Knowledge is a hot ticket item in Canada that comes with a fairly large price tag. A new study published by the Canada Millennium Scholarship Foundation aims to show just that, highlighting quantifiable barriers to post-secondary education. The same study is drawing ire from student organizations across the country.
According to the study, entitled The Price of Knowledge, released earlier this month, while tuition costs rose consistently through the 1990s, participation in post-secon dary education was unaffected. The report used both new and existing data from across the country examining attitudes towards and usage of financial assistance, participation rates between various social classes and student debt.
Study co-author Sean Junor, said the study's real goal is to direct policy formulation by stimulating debate among the different groups involved.
"It's important that you gather the information you possess and get the different actors in society talking about it," Junor said during a conference call on Sept. 17. "The problem is that frequently, the discussion has gone on, on the level of anecdotes. That doesn't really help much in the making of public policy. What we're hoping for is to provide a base of common numbers."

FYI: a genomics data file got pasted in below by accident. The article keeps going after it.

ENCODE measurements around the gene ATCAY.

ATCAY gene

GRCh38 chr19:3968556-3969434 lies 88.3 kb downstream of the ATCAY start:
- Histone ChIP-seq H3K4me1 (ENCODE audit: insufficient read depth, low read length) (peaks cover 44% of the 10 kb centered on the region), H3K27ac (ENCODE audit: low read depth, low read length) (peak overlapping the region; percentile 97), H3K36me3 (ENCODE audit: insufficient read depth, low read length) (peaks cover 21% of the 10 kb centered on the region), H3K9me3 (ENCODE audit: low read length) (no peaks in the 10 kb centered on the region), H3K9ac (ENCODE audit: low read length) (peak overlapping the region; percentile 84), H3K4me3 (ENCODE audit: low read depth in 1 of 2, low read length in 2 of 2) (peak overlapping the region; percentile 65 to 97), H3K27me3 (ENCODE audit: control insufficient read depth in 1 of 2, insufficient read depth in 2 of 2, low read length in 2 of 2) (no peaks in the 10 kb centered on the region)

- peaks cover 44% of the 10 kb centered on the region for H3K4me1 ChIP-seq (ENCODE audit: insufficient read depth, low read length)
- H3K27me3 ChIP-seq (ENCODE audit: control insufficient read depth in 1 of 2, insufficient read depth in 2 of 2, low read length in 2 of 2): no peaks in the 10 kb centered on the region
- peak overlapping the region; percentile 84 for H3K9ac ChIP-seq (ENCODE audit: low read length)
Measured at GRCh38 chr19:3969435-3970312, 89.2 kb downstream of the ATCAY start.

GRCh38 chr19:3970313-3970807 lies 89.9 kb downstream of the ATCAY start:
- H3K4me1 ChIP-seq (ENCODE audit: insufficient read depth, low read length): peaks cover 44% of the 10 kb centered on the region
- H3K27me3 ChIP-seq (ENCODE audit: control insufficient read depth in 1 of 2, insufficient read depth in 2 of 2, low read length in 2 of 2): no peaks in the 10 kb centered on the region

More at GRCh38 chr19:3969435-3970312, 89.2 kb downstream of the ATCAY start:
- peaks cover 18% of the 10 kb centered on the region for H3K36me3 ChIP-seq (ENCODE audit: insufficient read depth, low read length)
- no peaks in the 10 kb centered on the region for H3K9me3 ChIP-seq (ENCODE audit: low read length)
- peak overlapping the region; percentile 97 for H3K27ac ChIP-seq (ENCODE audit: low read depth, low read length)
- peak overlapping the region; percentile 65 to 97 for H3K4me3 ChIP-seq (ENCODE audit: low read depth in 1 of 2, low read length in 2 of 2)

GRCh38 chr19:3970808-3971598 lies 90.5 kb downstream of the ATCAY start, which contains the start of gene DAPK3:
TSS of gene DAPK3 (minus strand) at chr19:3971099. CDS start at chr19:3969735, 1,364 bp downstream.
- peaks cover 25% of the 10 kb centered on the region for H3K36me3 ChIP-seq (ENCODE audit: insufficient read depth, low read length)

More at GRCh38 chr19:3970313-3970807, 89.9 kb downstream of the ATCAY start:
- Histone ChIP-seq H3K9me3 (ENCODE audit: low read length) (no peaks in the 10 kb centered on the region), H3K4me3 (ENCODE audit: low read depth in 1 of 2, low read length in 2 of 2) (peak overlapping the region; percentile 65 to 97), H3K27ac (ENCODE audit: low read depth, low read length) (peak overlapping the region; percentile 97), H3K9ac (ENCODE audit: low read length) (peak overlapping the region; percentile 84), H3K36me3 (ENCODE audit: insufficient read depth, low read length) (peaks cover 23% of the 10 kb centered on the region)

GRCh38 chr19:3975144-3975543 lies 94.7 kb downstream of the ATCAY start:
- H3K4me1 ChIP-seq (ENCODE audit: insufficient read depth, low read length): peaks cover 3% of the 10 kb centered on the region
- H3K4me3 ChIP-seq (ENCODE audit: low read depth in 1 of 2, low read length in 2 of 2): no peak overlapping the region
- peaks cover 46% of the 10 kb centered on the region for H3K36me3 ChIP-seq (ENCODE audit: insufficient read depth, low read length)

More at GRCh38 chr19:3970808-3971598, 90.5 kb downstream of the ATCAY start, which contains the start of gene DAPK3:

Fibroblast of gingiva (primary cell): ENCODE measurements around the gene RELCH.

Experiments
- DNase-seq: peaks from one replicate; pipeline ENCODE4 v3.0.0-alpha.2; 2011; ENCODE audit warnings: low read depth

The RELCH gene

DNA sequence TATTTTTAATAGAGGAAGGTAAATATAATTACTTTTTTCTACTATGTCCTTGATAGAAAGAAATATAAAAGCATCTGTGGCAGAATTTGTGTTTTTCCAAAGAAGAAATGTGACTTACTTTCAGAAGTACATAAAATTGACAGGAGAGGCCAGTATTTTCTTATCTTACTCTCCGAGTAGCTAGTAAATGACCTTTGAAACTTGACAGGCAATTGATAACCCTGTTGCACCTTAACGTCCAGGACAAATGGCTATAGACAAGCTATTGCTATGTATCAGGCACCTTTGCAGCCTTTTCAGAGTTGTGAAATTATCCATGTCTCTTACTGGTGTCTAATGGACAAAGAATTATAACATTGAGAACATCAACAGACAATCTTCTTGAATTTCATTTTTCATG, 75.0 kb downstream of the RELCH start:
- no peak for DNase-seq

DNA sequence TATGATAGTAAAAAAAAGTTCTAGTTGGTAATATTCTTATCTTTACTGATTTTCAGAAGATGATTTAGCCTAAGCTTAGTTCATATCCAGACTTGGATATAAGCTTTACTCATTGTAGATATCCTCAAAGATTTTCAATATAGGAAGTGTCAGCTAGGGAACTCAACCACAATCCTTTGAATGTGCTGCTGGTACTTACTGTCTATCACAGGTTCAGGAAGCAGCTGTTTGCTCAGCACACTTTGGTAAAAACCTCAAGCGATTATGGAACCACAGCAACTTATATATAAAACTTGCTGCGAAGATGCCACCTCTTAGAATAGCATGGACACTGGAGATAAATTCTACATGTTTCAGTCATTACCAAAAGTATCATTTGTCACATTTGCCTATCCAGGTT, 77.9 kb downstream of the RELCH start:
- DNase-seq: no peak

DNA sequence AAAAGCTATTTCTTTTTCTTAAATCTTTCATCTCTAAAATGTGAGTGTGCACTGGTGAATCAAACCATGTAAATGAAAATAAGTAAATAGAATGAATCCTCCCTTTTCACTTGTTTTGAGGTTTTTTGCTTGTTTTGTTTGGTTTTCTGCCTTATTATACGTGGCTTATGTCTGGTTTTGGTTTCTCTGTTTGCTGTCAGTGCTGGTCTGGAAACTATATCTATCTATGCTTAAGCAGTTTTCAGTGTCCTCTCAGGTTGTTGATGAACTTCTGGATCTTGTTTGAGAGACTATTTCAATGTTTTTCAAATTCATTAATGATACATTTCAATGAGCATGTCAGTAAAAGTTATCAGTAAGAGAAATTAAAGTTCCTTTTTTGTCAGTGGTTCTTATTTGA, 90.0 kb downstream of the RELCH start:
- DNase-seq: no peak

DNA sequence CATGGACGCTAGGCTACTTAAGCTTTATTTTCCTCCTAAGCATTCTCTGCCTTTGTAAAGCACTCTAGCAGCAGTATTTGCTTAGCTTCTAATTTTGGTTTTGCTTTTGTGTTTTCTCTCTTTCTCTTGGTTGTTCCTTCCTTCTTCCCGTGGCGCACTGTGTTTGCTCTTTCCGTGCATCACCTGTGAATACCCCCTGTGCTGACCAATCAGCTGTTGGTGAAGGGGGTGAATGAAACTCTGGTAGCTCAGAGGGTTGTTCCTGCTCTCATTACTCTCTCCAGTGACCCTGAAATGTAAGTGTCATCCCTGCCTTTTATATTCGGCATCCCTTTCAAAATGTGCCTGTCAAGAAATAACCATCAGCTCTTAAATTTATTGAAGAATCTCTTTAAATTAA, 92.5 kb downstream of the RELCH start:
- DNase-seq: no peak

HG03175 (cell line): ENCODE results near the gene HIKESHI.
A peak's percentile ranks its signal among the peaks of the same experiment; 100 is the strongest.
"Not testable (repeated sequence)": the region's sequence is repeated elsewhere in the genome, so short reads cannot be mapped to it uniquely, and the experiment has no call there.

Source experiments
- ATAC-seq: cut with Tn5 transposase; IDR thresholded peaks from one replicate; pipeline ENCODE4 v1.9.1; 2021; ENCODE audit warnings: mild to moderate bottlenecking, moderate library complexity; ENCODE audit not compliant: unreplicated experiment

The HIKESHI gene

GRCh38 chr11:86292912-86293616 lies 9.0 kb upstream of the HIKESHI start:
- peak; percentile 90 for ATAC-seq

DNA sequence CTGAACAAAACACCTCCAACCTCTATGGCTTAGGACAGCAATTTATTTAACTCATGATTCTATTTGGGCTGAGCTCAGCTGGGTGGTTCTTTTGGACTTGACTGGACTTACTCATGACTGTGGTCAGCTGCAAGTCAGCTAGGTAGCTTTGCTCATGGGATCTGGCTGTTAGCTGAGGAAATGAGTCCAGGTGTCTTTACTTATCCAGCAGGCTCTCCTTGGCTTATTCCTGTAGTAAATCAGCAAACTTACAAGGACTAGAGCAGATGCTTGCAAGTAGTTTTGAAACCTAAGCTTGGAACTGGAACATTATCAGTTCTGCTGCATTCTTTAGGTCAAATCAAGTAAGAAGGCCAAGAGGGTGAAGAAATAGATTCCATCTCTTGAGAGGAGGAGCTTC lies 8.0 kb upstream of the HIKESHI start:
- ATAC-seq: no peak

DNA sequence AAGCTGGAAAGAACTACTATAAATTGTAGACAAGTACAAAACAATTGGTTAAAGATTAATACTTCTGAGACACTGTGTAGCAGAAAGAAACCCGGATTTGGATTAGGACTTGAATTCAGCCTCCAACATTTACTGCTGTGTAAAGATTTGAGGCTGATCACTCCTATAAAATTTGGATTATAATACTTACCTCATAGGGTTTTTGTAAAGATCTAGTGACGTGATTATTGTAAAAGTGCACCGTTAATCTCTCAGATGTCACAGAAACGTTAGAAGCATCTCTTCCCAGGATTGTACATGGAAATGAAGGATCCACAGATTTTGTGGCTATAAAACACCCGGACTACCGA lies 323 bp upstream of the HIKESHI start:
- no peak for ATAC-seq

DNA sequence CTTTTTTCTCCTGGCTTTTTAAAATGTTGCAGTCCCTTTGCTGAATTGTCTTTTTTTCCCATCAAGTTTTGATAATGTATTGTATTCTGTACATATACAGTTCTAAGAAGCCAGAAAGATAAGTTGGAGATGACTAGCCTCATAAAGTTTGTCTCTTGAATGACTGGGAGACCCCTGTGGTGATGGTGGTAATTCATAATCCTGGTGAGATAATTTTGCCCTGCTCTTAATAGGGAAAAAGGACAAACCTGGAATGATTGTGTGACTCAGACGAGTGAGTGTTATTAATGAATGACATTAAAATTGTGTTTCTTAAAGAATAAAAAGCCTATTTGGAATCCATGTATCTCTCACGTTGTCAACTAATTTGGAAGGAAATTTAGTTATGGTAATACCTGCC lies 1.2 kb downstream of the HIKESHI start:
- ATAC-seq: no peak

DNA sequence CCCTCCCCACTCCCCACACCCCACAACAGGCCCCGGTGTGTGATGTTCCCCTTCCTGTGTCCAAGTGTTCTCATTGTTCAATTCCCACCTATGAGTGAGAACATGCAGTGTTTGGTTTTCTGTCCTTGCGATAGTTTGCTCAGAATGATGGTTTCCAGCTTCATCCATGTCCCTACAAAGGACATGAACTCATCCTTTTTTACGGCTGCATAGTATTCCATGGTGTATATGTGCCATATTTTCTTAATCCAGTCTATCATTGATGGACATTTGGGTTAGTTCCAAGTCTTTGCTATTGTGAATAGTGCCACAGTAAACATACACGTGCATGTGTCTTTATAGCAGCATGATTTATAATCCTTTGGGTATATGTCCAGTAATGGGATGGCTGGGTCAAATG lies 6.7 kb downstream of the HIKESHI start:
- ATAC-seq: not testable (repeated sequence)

The study's most important finding was the lack of correlation between tuition and participation rates in post-secondary institutions. In a given area, tuition cost did not seem to affect the number of students applying for or entering universities or colleges.
"Tuition does not influence participation rates in this country," Junor said. "You can have high-tuition provinces with high participation, you can have low-tuition provinces with low participation and you can have low-tuition provinces with high participation. We simply couldn't track a consistent relationship between the two numbers."
This finding in particular has the national education lobby up in arms. Both the Canadian Federation of Students, representing the University of Calgary Graduate Students' Association, and the Canadian Alliance of Students' Associations representing the U of C Students' Union have voiced CASA Communications Coordinator Erin Stevenson. "It's saying that accessibility is not affected by tuition. Simply because participation rates haven't gone down doesn't mean we don't have an accessibility issue."
Junor conceded income affects post-secondary enrollment, however, he noted that this may be linked to other issues as well.
"People with lower incomes have a much reduced chance of getting a post-secondary education than someone from a high-income family," he said. "What we don't know is why this is occurring. One might think it's just a matter of money, but it appears to be more than money."
Junor cited "cultural factors" as a possible influence. The study also shows that children of parents who are illiterate or did not attend post-secondary institutions themselves are less likely to enroll.
Stevenson applauded the amount of research conducted but questioned the interpretation of the data, suggesting that a political agenda may be behind the report.
"They need to bring out other parts of the report. They need to show that they're not just there to promote a political agenda," said Stevenson. "There is a lot of good information on student finance and the weaknesses of the system here. We would've really liked them to point these weaknesses out."
Representatives from the Students' Union were unable to comment by press time.